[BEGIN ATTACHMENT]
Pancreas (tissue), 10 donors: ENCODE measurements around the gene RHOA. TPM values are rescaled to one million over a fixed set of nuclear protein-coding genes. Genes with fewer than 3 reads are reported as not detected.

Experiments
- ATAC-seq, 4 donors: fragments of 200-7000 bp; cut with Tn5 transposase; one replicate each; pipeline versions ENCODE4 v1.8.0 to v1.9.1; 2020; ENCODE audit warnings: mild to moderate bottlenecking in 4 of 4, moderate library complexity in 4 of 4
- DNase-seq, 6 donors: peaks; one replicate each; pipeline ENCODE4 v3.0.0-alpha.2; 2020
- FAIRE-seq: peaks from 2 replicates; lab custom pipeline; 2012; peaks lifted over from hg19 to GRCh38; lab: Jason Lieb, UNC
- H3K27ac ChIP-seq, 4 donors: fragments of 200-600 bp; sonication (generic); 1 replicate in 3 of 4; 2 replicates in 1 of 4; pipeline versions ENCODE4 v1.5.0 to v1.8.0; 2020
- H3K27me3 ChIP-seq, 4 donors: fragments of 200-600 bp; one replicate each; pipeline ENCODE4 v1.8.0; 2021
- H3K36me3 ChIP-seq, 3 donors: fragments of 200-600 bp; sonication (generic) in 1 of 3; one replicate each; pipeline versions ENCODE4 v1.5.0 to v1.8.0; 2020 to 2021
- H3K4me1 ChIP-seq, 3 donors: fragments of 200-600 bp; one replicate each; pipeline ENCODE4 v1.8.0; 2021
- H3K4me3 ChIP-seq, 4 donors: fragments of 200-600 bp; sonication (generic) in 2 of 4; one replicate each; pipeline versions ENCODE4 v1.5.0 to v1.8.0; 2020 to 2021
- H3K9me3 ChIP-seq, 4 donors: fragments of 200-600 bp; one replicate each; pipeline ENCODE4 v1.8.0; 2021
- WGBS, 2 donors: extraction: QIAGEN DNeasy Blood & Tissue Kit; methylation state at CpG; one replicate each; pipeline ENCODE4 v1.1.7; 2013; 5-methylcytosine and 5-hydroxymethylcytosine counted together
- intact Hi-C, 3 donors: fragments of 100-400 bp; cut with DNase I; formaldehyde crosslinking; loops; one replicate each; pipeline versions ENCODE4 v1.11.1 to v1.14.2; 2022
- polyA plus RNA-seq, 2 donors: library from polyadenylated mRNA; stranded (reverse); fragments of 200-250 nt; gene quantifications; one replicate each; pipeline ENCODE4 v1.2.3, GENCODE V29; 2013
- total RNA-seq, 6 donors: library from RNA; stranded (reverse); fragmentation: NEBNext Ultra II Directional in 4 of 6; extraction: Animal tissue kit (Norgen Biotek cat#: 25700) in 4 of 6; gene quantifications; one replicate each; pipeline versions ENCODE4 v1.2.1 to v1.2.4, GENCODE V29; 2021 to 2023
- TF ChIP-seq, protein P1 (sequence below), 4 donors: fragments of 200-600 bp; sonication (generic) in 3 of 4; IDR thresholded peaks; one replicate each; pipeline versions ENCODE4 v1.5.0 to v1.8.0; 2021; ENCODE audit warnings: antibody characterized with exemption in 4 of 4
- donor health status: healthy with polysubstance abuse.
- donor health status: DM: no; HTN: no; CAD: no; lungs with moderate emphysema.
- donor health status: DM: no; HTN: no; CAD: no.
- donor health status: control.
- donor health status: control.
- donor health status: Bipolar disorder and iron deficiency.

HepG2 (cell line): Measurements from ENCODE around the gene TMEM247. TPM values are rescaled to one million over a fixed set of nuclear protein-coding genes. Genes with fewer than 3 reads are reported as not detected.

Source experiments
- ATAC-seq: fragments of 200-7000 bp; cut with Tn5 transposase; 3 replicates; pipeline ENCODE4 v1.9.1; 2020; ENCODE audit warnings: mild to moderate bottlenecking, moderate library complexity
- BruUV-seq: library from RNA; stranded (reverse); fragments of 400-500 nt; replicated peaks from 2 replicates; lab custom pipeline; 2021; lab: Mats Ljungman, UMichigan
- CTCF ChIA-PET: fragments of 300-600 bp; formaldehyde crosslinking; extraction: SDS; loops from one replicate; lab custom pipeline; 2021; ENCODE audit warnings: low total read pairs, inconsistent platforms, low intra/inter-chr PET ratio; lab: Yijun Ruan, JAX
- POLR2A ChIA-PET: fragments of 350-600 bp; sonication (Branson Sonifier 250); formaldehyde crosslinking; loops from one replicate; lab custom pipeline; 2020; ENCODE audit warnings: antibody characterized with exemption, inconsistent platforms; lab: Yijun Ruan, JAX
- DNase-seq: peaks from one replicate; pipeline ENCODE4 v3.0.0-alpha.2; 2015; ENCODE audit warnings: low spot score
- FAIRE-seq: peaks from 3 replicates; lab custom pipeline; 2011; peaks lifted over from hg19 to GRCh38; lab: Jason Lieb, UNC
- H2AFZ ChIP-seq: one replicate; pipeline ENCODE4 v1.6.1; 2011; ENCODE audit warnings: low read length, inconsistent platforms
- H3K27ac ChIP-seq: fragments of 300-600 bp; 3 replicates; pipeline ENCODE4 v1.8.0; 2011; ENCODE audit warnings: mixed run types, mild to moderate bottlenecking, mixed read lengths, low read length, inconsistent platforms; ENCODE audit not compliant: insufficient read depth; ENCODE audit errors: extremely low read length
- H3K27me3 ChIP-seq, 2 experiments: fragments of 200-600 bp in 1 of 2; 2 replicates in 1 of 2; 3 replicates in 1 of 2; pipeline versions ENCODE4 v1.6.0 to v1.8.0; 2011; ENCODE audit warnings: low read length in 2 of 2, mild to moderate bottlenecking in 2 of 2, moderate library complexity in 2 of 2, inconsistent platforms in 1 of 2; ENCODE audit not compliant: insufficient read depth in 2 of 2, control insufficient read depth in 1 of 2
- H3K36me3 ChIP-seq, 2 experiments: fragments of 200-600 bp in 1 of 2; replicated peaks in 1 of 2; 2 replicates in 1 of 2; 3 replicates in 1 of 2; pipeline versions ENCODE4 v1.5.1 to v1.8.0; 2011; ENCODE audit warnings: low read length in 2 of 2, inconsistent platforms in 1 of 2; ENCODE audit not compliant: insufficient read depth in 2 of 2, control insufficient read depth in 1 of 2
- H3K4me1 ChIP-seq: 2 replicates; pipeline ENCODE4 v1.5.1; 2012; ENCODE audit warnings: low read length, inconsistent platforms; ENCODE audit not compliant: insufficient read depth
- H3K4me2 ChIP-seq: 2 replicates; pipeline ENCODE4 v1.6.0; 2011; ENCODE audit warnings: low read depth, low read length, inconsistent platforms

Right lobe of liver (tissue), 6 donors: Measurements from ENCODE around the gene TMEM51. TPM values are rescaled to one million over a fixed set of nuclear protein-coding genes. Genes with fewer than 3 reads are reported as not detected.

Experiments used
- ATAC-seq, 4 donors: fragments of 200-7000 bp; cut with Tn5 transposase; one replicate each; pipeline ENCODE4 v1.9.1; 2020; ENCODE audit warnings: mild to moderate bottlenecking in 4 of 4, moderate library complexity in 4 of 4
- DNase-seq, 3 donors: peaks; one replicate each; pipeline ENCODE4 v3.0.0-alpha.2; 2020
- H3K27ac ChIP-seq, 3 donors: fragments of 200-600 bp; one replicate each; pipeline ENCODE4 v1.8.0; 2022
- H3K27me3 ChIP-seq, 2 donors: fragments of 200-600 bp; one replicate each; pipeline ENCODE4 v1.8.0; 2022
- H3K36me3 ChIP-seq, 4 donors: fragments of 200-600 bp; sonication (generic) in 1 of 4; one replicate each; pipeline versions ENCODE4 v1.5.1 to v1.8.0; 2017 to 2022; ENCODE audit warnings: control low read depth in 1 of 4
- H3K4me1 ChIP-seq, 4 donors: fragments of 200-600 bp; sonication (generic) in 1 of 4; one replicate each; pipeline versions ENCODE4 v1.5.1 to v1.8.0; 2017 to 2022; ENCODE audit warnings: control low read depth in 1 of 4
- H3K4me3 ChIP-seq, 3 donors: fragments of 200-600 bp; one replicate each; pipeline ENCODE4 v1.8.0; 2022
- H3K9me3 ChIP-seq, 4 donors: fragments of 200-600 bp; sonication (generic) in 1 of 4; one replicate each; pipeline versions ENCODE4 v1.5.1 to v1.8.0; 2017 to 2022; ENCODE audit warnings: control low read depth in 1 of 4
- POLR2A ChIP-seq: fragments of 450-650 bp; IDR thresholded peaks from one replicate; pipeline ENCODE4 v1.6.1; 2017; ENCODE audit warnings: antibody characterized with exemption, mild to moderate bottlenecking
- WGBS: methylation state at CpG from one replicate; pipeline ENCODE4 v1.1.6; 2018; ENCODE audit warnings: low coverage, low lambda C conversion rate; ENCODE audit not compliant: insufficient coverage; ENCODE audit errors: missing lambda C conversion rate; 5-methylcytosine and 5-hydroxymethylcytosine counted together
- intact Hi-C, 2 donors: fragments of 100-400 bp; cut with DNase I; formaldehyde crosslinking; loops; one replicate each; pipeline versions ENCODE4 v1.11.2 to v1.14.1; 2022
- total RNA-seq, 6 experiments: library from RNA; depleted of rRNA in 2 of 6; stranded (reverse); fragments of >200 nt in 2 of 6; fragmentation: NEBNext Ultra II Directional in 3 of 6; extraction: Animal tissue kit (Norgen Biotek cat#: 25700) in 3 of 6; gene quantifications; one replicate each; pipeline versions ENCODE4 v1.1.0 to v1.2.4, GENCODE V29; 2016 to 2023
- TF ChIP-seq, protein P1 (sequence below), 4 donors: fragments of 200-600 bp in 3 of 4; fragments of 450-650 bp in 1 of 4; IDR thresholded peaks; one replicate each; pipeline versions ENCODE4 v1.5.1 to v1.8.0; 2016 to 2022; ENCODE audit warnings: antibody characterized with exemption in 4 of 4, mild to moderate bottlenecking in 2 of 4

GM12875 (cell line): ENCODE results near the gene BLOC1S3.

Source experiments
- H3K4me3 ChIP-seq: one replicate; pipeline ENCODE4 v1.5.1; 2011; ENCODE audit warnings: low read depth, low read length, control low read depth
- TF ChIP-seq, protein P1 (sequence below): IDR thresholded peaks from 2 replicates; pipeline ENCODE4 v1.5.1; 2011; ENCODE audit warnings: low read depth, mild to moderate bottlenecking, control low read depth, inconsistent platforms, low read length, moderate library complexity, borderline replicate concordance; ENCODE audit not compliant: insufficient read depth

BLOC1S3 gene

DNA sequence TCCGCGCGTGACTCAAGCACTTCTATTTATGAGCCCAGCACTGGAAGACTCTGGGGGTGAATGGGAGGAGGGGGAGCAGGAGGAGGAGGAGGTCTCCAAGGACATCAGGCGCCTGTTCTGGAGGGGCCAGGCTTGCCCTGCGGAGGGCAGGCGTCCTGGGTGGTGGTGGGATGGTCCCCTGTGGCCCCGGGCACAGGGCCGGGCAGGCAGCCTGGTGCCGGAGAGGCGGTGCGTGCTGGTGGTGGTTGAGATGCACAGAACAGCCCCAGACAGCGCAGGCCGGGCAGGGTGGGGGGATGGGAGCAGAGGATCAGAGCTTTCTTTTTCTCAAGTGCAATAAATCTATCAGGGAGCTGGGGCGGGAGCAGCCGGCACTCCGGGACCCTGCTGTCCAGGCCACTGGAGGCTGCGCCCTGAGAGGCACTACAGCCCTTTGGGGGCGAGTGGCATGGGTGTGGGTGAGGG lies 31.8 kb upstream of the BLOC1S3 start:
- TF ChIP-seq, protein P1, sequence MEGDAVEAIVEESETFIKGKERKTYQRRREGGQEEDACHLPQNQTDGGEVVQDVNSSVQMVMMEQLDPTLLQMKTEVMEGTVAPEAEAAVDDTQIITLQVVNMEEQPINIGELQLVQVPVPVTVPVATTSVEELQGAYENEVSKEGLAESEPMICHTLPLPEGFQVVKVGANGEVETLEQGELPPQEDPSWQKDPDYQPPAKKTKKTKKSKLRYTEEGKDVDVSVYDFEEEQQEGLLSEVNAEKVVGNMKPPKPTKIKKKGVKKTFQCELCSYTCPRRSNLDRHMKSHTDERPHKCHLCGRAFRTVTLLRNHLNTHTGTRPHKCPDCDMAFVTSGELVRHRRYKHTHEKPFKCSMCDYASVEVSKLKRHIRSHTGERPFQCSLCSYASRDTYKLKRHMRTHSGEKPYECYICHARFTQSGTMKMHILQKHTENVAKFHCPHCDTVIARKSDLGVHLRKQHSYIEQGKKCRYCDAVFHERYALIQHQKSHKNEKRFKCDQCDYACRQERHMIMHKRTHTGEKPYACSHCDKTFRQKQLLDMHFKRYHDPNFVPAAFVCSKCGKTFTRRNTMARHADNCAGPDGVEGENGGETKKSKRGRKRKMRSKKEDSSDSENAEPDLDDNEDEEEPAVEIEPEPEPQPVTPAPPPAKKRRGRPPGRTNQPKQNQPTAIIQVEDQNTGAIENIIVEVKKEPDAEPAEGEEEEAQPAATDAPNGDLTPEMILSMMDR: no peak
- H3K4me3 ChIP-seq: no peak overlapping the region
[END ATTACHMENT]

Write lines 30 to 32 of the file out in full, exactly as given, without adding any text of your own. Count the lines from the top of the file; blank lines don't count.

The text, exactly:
- FAIRE-seq: peaks from 3 replicates; lab custom pipeline; 2011; peaks lifted over from hg19 to GRCh38; lab: Jason Lieb, UNC
- H2AFZ ChIP-seq: one replicate; pipeline ENCODE4 v1.6.1; 2011; ENCODE audit warnings: low read length, inconsistent platforms
- H3K27ac ChIP-seq: fragments of 300-600 bp; 3 replicates; pipeline ENCODE4 v1.8.0; 2011; ENCODE audit warnings: mixed run types, mild to moderate bottlenecking, mixed read lengths, low read length, inconsistent platforms; ENCODE audit not compliant: insufficient read depth; ENCODE audit errors: extremely low read length